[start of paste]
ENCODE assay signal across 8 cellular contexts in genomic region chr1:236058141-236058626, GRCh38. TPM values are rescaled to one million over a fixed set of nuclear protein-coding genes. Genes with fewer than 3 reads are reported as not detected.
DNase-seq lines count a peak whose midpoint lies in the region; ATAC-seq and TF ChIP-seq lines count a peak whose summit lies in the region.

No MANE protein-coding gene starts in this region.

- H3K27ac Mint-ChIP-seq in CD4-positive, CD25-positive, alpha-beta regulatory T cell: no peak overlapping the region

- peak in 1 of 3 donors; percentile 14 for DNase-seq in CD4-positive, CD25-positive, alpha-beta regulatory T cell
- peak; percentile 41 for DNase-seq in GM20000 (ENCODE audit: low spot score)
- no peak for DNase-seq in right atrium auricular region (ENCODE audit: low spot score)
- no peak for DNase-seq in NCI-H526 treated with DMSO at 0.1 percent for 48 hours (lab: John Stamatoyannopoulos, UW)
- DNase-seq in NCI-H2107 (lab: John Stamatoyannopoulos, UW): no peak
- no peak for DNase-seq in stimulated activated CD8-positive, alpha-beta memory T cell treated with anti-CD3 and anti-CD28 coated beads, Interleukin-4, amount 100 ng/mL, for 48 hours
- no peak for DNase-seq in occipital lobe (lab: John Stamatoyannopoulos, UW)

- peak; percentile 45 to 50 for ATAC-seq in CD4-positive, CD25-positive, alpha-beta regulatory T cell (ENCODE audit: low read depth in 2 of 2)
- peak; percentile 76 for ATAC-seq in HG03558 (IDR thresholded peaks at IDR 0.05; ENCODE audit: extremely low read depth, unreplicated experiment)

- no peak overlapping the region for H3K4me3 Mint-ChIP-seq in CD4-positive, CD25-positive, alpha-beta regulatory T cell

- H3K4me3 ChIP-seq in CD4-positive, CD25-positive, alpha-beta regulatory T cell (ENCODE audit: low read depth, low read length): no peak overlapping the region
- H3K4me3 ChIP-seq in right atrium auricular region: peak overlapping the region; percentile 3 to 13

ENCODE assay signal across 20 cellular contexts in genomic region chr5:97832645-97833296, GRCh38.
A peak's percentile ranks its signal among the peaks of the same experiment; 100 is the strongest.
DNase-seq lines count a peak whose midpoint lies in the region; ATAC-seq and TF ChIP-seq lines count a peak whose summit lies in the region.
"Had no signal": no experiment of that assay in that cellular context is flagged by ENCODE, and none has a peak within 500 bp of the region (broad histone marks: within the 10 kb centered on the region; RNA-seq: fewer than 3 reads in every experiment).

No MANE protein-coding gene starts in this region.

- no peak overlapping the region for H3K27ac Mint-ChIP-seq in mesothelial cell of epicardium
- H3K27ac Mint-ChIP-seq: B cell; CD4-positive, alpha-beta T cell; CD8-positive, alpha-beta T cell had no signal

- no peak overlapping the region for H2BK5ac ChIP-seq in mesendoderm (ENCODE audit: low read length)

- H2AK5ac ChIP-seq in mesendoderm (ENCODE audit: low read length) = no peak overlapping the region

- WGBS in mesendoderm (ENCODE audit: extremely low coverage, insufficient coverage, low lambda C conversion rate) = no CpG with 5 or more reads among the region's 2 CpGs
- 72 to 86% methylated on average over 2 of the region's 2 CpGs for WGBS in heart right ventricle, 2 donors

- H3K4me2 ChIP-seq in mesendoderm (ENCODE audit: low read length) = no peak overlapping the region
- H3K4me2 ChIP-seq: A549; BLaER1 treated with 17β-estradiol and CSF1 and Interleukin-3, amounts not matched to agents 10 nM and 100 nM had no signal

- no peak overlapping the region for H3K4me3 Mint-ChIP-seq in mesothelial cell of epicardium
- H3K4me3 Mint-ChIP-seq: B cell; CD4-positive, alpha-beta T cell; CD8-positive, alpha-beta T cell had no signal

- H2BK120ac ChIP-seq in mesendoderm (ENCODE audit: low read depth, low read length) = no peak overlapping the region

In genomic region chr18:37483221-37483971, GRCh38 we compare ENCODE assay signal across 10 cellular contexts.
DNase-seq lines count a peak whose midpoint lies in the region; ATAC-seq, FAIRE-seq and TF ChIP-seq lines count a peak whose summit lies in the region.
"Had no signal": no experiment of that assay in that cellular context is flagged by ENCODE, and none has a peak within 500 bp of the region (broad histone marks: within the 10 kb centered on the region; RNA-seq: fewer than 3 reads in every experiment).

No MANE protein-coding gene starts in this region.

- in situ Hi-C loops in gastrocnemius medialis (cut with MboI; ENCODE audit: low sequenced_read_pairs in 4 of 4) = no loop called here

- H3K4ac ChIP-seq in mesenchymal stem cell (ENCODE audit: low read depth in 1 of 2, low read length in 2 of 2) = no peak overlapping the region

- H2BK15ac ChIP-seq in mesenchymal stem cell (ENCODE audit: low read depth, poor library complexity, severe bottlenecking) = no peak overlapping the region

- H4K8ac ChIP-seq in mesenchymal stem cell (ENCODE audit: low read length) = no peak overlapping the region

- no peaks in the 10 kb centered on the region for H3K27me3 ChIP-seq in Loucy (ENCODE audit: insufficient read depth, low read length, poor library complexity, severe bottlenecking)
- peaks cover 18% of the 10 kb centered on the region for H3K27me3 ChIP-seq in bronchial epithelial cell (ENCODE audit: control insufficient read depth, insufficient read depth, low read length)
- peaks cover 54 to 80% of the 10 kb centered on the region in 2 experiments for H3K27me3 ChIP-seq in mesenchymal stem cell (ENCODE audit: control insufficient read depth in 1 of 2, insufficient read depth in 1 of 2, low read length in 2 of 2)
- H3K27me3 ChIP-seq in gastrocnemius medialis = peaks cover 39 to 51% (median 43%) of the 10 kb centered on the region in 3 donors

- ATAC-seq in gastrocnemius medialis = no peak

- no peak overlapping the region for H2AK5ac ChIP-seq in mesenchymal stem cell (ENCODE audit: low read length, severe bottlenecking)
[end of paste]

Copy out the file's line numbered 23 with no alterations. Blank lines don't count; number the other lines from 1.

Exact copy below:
- H3K27ac Mint-ChIP-seq: B cell; CD4-positive, alpha-beta T cell; CD8-positive, alpha-beta T cell had no signal